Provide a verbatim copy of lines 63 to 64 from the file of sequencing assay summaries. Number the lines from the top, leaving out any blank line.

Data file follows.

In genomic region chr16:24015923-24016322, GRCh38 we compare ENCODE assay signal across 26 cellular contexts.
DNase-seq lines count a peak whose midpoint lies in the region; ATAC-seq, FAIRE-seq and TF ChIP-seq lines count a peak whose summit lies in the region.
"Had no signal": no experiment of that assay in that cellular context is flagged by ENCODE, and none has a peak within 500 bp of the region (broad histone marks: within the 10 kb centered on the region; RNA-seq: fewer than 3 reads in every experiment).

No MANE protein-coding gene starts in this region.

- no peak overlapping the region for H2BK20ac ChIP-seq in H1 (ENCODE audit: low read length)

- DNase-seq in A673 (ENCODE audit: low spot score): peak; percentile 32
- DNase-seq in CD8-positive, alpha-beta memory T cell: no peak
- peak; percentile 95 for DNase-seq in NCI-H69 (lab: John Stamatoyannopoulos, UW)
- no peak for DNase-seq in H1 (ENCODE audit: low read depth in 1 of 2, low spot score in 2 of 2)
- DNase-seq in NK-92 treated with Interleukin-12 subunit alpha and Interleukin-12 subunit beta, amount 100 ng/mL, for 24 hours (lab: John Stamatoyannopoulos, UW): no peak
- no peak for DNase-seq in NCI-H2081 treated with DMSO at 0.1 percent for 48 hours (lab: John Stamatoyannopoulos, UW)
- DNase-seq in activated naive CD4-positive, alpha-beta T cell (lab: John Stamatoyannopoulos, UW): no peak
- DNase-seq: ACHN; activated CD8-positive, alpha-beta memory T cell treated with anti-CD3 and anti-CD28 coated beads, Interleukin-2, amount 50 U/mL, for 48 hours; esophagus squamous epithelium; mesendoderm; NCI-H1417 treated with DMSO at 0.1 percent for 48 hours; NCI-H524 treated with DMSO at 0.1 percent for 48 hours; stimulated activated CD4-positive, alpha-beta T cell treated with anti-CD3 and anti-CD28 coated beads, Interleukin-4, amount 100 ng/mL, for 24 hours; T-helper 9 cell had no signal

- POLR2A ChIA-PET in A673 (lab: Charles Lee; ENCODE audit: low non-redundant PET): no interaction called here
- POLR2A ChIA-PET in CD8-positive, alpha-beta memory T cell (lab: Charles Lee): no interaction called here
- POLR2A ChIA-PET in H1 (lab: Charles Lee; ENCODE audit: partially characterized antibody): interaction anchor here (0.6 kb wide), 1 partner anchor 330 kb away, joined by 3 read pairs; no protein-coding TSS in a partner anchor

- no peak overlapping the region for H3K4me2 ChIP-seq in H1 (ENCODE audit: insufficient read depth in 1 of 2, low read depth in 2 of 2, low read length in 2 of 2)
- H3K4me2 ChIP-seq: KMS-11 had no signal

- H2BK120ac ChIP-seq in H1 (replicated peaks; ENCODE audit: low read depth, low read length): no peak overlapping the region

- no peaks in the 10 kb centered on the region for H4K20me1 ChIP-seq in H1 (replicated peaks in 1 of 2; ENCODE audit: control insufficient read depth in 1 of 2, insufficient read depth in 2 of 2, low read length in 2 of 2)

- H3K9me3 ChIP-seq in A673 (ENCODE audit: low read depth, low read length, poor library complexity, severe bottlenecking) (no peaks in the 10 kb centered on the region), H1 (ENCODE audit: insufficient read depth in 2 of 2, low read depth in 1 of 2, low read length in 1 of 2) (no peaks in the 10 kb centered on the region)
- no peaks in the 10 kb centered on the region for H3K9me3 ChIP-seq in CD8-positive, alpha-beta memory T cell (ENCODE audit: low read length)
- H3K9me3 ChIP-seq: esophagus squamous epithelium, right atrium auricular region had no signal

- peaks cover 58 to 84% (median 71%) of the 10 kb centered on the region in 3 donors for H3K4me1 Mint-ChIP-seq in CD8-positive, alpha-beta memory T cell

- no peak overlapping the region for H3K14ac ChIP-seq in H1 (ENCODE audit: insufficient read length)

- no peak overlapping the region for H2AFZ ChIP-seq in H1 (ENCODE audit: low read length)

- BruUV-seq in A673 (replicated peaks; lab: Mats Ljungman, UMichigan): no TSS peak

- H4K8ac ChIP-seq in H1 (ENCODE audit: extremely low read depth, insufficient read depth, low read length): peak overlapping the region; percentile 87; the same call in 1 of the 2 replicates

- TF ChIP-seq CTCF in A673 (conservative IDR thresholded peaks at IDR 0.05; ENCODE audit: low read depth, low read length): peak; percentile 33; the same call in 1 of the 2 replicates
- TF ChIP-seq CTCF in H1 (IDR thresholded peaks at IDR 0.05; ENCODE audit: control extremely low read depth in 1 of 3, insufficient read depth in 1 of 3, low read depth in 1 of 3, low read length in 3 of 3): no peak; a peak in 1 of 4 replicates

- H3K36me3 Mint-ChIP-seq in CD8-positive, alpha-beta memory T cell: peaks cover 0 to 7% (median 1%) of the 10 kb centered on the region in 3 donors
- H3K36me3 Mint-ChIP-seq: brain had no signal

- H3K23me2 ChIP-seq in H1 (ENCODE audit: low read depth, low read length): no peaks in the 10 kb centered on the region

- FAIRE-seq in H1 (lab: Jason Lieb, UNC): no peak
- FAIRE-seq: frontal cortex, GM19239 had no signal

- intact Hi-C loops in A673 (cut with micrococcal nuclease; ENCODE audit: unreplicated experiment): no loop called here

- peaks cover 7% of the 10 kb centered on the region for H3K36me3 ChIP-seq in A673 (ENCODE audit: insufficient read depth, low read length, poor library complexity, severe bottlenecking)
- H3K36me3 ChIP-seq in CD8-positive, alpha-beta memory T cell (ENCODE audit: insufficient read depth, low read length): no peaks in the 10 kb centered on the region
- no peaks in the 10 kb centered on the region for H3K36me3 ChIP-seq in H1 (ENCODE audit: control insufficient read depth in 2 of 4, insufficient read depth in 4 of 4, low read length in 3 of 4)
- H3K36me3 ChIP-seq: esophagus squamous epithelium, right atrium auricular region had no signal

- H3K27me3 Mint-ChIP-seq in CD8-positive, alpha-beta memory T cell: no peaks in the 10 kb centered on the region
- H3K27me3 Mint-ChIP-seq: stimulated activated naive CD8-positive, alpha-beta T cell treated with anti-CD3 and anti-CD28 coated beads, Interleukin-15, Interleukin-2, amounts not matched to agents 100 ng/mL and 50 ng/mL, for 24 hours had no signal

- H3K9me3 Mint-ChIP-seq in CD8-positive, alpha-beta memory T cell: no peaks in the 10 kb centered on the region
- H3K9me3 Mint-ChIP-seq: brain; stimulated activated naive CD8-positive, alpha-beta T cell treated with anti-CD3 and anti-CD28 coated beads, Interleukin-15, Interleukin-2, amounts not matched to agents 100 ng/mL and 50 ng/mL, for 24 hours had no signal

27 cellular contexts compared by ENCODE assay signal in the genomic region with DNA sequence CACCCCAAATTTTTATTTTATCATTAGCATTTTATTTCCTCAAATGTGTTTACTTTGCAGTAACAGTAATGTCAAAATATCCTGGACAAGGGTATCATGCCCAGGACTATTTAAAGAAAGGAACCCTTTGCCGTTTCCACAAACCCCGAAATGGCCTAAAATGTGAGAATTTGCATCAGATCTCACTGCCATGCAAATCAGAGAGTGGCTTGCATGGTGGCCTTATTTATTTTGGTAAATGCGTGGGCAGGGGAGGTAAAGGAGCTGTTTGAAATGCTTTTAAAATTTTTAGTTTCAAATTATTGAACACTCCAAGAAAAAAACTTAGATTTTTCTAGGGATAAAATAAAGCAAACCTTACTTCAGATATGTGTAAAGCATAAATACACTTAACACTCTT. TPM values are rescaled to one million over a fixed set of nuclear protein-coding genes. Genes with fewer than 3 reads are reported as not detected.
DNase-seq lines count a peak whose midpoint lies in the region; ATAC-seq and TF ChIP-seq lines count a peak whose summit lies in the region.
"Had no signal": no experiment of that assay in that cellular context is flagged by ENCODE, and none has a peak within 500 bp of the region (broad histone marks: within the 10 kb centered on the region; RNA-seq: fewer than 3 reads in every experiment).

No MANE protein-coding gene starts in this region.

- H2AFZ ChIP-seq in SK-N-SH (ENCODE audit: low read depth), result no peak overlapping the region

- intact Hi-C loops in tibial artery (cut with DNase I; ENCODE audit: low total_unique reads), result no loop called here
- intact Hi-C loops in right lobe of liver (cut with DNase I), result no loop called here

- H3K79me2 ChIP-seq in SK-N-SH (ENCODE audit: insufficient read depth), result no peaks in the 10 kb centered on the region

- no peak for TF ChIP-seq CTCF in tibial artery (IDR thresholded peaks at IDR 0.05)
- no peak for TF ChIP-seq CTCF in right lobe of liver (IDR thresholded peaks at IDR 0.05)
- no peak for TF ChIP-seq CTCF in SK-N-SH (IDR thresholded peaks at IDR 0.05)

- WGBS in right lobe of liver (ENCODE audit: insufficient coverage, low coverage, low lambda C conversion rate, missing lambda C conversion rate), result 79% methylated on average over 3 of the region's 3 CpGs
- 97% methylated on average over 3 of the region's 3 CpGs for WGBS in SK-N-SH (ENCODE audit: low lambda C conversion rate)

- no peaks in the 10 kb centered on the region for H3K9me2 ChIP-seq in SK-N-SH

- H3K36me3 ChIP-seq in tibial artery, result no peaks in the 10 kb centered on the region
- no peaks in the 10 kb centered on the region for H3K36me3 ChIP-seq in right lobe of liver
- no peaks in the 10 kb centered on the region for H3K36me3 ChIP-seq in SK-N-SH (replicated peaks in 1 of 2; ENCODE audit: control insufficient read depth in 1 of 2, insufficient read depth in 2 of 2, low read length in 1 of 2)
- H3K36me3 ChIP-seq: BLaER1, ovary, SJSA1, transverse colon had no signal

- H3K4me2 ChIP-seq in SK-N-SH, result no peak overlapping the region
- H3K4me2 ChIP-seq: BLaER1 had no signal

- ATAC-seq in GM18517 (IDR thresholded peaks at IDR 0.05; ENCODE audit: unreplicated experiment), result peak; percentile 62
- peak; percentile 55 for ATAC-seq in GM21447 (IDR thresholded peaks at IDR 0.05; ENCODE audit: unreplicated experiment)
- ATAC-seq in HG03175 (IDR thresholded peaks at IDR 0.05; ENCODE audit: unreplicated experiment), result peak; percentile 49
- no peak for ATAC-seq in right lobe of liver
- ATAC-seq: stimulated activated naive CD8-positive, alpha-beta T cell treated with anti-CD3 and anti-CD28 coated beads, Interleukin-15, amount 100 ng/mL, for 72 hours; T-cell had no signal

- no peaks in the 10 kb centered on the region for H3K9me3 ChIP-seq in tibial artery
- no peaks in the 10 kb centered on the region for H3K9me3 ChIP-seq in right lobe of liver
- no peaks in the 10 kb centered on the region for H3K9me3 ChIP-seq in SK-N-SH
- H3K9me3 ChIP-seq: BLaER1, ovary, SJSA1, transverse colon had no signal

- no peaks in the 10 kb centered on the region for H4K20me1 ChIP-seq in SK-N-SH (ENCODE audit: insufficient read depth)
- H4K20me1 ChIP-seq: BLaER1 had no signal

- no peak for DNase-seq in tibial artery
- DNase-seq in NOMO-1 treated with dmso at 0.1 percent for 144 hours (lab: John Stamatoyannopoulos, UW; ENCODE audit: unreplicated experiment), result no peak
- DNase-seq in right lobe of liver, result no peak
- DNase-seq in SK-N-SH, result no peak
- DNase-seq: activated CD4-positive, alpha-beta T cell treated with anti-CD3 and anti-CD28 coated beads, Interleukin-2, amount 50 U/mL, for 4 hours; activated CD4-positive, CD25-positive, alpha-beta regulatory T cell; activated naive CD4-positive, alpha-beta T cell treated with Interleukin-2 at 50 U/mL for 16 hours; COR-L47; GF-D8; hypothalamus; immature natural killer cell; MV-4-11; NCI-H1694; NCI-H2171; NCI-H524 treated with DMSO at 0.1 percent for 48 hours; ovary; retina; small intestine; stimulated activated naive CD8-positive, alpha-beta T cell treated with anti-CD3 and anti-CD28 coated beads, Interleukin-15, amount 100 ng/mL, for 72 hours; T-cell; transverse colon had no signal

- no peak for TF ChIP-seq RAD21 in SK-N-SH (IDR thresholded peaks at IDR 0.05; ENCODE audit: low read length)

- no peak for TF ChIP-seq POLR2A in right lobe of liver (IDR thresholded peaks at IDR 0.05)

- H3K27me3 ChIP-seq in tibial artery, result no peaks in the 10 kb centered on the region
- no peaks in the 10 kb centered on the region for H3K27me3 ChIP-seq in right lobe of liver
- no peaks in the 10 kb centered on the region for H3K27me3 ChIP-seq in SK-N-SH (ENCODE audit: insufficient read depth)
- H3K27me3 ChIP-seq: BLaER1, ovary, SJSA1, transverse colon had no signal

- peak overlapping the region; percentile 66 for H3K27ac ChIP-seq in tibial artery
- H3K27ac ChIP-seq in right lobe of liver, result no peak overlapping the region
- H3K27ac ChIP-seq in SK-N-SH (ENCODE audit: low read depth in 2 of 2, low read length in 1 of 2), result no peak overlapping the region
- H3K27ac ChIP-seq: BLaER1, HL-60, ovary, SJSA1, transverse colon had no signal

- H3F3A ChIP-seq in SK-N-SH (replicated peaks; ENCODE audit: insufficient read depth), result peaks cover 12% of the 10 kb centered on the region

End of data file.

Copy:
- H3K4me2 ChIP-seq in SK-N-SH, result no peak overlapping the region
- H3K4me2 ChIP-seq: BLaER1 had no signal